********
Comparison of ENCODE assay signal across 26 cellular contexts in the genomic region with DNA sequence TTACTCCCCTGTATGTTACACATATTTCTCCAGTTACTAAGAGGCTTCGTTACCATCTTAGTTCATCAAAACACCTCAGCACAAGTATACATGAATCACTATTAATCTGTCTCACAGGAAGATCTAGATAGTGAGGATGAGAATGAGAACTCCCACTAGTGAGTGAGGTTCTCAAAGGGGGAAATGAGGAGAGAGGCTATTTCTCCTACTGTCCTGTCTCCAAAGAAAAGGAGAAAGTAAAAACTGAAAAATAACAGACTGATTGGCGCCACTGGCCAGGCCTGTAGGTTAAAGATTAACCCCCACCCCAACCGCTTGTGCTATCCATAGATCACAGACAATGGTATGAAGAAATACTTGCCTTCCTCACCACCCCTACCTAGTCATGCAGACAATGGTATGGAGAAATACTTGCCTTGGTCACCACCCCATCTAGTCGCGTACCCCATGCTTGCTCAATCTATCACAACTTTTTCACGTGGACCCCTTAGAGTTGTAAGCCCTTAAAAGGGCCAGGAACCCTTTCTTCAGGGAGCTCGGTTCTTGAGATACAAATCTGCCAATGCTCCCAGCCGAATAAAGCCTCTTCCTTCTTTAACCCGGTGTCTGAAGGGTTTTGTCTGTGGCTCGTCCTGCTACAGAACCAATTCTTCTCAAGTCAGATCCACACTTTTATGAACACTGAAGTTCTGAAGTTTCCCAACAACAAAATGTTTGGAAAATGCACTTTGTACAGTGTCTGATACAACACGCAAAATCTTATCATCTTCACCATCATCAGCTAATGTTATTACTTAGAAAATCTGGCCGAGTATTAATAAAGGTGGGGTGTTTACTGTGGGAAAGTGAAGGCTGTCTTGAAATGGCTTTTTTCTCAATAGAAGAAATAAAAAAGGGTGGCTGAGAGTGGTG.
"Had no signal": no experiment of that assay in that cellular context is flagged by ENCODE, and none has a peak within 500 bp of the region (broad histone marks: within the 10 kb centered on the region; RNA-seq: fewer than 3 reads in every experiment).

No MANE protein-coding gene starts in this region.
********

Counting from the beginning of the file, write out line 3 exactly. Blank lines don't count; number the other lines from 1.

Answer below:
No MANE protein-coding gene starts in this region.